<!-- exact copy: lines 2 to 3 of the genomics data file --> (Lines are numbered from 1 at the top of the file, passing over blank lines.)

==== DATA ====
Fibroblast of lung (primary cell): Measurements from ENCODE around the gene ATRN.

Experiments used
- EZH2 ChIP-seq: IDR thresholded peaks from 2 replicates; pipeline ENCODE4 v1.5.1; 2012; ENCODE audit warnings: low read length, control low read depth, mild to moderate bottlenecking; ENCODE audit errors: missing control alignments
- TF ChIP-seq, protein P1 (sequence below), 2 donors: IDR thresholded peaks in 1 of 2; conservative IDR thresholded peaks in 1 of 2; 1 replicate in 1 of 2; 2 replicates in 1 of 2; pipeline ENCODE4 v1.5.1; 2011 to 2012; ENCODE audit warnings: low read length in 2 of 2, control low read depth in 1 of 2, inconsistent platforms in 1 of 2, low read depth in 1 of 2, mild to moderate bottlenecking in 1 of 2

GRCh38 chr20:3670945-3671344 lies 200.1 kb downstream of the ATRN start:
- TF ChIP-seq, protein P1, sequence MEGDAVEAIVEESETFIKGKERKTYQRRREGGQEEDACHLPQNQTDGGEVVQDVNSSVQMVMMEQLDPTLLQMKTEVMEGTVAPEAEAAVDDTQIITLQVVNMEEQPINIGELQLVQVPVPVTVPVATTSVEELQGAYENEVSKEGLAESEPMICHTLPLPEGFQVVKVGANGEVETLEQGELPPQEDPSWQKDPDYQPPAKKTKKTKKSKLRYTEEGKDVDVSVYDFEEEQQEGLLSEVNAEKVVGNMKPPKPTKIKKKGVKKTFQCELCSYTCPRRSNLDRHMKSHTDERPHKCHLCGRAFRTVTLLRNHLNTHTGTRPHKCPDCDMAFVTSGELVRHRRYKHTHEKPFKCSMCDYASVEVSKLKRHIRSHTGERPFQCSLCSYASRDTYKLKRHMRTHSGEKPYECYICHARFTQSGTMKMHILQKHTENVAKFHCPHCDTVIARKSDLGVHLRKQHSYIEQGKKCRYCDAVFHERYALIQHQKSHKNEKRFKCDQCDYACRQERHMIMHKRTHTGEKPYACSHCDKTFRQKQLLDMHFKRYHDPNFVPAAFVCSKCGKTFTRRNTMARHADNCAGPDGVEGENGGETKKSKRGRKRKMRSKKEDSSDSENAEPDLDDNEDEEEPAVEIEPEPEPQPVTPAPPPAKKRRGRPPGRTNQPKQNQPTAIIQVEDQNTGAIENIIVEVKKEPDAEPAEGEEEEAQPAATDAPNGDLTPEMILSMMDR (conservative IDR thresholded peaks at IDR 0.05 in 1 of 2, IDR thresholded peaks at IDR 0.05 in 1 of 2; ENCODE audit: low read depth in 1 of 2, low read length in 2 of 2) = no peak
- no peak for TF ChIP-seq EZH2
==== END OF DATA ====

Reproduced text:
Experiments used
- EZH2 ChIP-seq: IDR thresholded peaks from 2 replicates; pipeline ENCODE4 v1.5.1; 2012; ENCODE audit warnings: low read length, control low read depth, mild to moderate bottlenecking; ENCODE audit errors: missing control alignments